Despite opposition from certain major contractors, the use of project bank accounts (PBA) was mandated in the much-vaunted Construction Playbook, published by government last year to set down best practice in procurement.
Project bank accounts – a ring-fenced account from which payments are made directly and simultaneously to all members of a supply chain – are a way of protecting suppliers from the abuse of retention monies and the insolvency of Tier 1 contractors.
However, to what extent they are being used, no one in government seems to know.
Debbie Abrahams, Labour MP for Oldham East and Saddleworth, is a seasoned campaigner on construction payment issues. She submitted the question to several government departments: What information is held on the use of Project Bank Accounts by the department and its agencies and the non-departmental bodies for which the department is responsible?
The responses, in the form of official parliamentary written answers, are revealing.
The Cabinet Office, in charge of public procurement, didn’t know.
The Ministry of Housing Communities & Local Government (MHCLG) didn’t know.
The Department of Transport, in charge of a massive road building programme, didn’t know.
The Department of Education isn’t even using project bank accounts at all, it said.
Eddie Hughes, parliamentary under-secretary at the MHCLG, said: “We do not hold data on PBAs if we have assessed it is not practical, efficient and cost effective to use them on our current construction projects. Along with all government departments, and as set out in the Construction Playbook, we have committed to use PBAs on our construction projects unless there are compelling reasons not to.”
Transport minister Chris Heaton-Harris replied: “Project Bank Accounts are used to ensure fair payment terms on government construction contracts. As these are specific to construction projects, they are not used by the Department for Transport nor its agencies. However, the department’s large non-departmental bodies engaged in construction works do use them to improve cash flow, mitigate risk of payment delay and to reduce the risk of supply chain failure. Use of these provide transparency and assurance over payments to suppliers lower down the supply chain in particular.”
Schools minister Nick Gibb revealed: “DfE has considered the use of PBAs for school construction projects delivered through the DfE Construction Frameworks. However due to the specific nature, size and volume of DfE’s school construction projects, the DfE has assessed that it is not practical, efficient and cost effective to use them on our construction projects. Therefore, there are compelling reasons not to deploy PBAs on DfE projects. Accordingly, the DfE does not hold any information on the use of PBAs for its school construction projects as the DfE does not currently use PBAs.”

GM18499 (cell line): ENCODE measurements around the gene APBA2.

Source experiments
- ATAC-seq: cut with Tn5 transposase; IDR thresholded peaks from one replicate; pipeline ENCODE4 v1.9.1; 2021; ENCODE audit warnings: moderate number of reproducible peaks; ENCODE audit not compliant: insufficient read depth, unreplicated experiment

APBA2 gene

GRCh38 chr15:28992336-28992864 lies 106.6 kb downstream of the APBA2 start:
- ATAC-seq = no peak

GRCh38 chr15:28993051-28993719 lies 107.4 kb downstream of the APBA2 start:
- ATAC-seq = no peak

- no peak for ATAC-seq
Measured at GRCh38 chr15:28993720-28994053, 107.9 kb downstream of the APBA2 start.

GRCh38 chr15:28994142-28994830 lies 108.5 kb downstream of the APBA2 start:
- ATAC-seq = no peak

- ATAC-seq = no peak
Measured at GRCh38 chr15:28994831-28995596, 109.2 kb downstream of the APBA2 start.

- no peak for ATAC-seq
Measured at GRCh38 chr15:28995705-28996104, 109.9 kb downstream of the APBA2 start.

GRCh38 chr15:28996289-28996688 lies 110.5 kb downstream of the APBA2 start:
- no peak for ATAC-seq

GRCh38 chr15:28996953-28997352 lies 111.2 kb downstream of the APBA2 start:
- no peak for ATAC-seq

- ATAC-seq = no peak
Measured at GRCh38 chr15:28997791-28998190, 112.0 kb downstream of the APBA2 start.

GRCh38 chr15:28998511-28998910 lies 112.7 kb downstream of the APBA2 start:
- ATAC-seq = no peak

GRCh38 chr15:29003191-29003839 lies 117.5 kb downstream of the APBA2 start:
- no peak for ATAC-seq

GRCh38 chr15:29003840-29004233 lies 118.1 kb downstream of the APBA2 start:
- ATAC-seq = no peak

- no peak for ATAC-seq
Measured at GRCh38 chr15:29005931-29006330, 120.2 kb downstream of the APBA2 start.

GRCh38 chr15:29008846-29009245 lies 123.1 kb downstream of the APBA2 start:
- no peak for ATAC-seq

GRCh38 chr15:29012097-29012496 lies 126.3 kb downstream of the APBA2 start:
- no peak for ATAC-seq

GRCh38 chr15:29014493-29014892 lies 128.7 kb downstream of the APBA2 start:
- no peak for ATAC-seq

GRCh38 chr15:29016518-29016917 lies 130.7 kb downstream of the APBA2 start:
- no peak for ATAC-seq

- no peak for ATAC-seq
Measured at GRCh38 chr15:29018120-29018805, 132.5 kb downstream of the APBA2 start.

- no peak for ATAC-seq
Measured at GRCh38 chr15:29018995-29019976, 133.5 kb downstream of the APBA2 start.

That is perhaps fair enough. Received wisdom is that PBAs are not so appropriate or necessary for the sort of smaller contracts that the Department for Education usually has.
The Cabinet Office, publisher of the Construction Playbook, used to monitor usage of PBAs but gave up several years ago, it transpires.
Julia Lopez, parliamentary secretary at the Cabinet Office, said: “This Department does not hold specific information on the use of Project Bank Accounts. However, as the PBA policy lead we do engage with departments and their ALBs [arm’s length bodies] about their PBA usage, including indicative spend.
“Whilst the use of PBAs was being established we collected data on the value of government contracts making use of PBAs. During that period (2011-2015) over £10bn was spent on a wide range of construction projects using PBAs.”
Management guru Peter Drucker coined the maxim: "If you can’t measure it, you can’t improve it." The use of PBAs can easily be measured, so can be improved, would that the government decide to do so.
Last month, in an appearance on the Re:Construction podcast, Rudi Klein, former chief executive of the Specialist Engineering Contractors’ (SEC) Group, revealed that major contractors had fought against the inclusion of project bank accounts in the Construction Playbook. [See our previous report here.] This might explain why the government’s commitment to PBAs remains less than whole-hearted.
Debbie Abrahams, MP for Oldham East and Saddleworth, told us: “The answers seem to show that the government’s project bank accounts policy is only for show with nothing in place to force implementation. The use of project bank accounts can be easily measured, indeed the government collected data between 2011-2015, but are currently refusing to do so. I will continue to press ministers on this issue and explore opportunities in the forthcoming Building Safety Bill to tackle the scourge of late payments throughout the supply chain.”